Part of the purpose of the provision is to give service users confidence that medical teams will be aware of their statement and also to ensure that the Commission has an accurate overview of the number of valid advance statements. These provisions will ensure that all existing advance statements are included. The compliance period will allow Health Boards sufficient time to gather the relevant information, as advance statements may be held in a variety of areas in the Health Board depending on what services the service user has had contact with.

Examples in practice (with 1 May used as the commencement date):
Health Board has been given a copy of an advance statement on 1 February - Health Board must ensure that it is placed with records and the relevant information sent to Commission by 31 July.

Health Board is given a copy of an advance statement on or after 1 May - the statement must be placed with records and the information sent to the Commission as soon as is practicable.

Section 30
What the provisions do:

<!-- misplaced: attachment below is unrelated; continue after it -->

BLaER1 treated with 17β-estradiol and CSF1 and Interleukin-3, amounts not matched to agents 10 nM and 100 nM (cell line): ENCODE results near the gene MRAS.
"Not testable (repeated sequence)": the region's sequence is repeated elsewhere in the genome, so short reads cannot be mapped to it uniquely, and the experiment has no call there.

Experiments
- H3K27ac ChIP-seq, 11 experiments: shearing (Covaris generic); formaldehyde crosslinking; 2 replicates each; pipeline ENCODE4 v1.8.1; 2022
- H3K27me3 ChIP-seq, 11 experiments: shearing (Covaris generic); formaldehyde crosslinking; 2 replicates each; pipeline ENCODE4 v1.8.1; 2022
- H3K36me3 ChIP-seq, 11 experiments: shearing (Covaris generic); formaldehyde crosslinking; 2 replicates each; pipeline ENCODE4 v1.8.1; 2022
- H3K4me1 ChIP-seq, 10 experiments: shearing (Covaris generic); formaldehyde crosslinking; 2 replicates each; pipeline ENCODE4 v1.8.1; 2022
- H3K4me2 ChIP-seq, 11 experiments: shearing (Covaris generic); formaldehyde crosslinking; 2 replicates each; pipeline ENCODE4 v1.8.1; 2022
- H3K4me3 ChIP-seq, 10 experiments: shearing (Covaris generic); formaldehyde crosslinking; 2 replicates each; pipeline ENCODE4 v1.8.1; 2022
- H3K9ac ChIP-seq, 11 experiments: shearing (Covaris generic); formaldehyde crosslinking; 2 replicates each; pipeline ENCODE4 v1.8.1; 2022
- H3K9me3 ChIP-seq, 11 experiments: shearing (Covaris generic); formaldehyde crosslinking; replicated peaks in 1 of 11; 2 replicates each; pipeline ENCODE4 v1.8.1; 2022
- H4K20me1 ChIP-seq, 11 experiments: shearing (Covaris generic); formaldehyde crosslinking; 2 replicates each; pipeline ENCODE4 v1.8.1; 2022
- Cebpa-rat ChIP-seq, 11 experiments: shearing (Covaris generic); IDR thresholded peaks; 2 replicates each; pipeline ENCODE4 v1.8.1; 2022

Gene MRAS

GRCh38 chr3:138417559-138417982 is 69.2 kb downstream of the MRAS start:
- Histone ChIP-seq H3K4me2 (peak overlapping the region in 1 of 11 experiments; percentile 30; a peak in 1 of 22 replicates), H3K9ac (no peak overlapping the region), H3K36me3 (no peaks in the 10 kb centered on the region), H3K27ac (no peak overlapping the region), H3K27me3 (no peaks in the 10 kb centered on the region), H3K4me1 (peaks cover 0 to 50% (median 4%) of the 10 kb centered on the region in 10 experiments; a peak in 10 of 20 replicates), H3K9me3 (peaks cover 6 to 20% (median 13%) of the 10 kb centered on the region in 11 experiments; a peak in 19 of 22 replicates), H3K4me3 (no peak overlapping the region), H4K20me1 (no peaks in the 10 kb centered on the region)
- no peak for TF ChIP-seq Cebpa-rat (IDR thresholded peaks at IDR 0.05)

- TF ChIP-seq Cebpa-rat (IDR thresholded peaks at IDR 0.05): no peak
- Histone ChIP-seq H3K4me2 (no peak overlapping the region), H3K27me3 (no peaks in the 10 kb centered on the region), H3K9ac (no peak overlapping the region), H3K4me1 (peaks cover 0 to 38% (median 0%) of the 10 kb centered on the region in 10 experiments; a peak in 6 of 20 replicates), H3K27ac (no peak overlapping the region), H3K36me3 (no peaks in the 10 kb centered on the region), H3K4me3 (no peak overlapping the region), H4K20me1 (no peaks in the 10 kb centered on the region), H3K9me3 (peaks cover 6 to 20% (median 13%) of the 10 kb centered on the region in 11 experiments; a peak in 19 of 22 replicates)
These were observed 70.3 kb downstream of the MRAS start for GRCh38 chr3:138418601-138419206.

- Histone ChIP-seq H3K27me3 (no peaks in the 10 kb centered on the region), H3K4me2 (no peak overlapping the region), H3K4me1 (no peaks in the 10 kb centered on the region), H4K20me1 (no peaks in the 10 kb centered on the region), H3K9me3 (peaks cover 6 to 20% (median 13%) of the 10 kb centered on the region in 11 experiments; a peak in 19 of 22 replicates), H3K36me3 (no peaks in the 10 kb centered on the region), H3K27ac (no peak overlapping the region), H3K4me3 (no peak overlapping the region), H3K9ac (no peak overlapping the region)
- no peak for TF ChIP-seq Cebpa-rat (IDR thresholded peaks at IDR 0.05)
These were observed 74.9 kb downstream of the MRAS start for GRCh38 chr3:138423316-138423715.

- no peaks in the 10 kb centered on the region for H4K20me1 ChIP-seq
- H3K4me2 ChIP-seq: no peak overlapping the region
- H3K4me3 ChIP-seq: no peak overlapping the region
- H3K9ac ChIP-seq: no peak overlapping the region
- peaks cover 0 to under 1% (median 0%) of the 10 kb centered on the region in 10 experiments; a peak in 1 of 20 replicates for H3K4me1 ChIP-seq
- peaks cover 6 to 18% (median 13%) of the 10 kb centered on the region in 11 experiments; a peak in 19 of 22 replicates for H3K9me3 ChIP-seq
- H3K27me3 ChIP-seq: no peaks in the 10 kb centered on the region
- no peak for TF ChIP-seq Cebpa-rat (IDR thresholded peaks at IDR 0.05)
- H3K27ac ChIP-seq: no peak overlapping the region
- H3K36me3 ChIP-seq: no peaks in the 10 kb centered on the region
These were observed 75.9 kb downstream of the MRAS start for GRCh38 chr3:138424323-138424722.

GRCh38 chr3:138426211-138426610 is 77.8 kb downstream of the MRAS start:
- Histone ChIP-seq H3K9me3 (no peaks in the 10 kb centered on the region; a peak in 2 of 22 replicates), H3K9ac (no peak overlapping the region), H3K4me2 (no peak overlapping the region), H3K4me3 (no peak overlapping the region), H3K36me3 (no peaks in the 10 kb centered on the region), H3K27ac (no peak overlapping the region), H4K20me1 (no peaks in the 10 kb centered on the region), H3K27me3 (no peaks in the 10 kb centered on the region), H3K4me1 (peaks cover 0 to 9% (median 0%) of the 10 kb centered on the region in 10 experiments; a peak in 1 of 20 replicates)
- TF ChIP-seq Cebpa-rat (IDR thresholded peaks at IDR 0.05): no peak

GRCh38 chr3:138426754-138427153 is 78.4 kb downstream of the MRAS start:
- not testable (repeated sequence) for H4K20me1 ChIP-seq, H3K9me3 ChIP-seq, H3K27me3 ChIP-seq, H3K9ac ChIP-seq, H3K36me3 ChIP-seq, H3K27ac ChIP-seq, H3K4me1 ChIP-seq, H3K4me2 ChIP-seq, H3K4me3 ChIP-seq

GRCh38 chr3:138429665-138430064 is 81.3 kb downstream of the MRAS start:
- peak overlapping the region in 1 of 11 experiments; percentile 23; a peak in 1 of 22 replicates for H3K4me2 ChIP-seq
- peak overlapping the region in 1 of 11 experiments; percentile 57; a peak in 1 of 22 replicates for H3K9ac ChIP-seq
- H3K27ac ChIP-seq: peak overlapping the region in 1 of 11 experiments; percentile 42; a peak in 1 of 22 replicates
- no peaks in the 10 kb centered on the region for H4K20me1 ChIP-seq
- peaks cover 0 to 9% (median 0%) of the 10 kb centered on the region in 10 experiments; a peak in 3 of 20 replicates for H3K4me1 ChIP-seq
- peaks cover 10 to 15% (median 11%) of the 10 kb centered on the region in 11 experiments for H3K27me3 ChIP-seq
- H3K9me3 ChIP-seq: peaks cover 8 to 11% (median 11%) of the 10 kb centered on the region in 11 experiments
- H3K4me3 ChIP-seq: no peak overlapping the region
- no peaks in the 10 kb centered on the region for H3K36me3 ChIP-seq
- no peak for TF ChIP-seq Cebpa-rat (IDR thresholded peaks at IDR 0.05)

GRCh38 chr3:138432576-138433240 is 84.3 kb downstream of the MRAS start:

Adds guardian and welfare attorneys to people who must be consulted before certificate allowing treatment under certain sections of Part 16 is granted.

Proposed transitional provisions:

That this applies only to certificates which are granted after the commencement date.

Why we have suggested this:
This was intended to provide an additional safeguard in particular where a patient no longer has a named person. If it applied to existing certificates as well, many would have to be reissued on or shortly after the commencement date, adding a burden to practitioners and potential uncertainty for patients.

Examples in practice (with 1 May used as the commencement date):
A treatment certificate is granted for Patient A on 1 April and authorises treatment for several months - the 2015 Act provisions do not apply and the certificate remains valid.

A treatment certificate is granted for Patient A on 4 May and authorises treatment for several months - the 2015 Act provisions apply and any guardian or welfare attorney must be consulted.

Section 35
What the provisions do:
(a) Provides that for proceedings relating to an application for a CTO in respect of a patient subject to a TTD or an HD, the convener does not have to be the President of the Tribunal or a member of the Tribunal who serves as a sheriff.